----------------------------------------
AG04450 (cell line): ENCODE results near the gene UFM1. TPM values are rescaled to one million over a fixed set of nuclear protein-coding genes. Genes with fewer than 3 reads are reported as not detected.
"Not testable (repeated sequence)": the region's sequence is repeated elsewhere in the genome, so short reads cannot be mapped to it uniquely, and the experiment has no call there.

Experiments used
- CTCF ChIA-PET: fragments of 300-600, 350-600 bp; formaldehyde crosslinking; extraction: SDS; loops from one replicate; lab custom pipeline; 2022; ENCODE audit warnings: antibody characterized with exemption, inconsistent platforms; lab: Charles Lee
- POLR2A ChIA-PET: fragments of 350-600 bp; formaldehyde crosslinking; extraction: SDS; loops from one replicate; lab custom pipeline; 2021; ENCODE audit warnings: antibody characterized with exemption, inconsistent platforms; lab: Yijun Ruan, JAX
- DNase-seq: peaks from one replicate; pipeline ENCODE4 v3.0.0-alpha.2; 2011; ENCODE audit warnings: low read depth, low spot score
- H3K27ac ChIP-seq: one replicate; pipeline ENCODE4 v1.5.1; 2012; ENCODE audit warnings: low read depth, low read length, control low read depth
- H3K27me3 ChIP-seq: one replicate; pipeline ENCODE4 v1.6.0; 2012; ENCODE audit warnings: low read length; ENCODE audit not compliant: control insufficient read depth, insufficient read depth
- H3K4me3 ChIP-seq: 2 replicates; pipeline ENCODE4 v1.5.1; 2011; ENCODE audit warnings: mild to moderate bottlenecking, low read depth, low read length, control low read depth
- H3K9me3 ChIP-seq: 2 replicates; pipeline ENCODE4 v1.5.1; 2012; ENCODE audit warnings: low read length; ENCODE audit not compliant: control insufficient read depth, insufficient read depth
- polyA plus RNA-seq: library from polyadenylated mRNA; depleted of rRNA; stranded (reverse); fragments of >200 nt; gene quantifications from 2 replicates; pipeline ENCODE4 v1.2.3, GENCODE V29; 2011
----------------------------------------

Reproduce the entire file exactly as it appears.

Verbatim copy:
AG04450 (cell line): ENCODE results near the gene UFM1. TPM values are rescaled to one million over a fixed set of nuclear protein-coding genes. Genes with fewer than 3 reads are reported as not detected.
"Not testable (repeated sequence)": the region's sequence is repeated elsewhere in the genome, so short reads cannot be mapped to it uniquely, and the experiment has no call there.

Experiments used
- CTCF ChIA-PET: fragments of 300-600, 350-600 bp; formaldehyde crosslinking; extraction: SDS; loops from one replicate; lab custom pipeline; 2022; ENCODE audit warnings: antibody characterized with exemption, inconsistent platforms; lab: Charles Lee
- POLR2A ChIA-PET: fragments of 350-600 bp; formaldehyde crosslinking; extraction: SDS; loops from one replicate; lab custom pipeline; 2021; ENCODE audit warnings: antibody characterized with exemption, inconsistent platforms; lab: Yijun Ruan, JAX
- DNase-seq: peaks from one replicate; pipeline ENCODE4 v3.0.0-alpha.2; 2011; ENCODE audit warnings: low read depth, low spot score
- H3K27ac ChIP-seq: one replicate; pipeline ENCODE4 v1.5.1; 2012; ENCODE audit warnings: low read depth, low read length, control low read depth
- H3K27me3 ChIP-seq: one replicate; pipeline ENCODE4 v1.6.0; 2012; ENCODE audit warnings: low read length; ENCODE audit not compliant: control insufficient read depth, insufficient read depth
- H3K4me3 ChIP-seq: 2 replicates; pipeline ENCODE4 v1.5.1; 2011; ENCODE audit warnings: mild to moderate bottlenecking, low read depth, low read length, control low read depth
- H3K9me3 ChIP-seq: 2 replicates; pipeline ENCODE4 v1.5.1; 2012; ENCODE audit warnings: low read length; ENCODE audit not compliant: control insufficient read depth, insufficient read depth
- polyA plus RNA-seq: library from polyadenylated mRNA; depleted of rRNA; stranded (reverse); fragments of >200 nt; gene quantifications from 2 replicates; pipeline ENCODE4 v1.2.3, GENCODE V29; 2011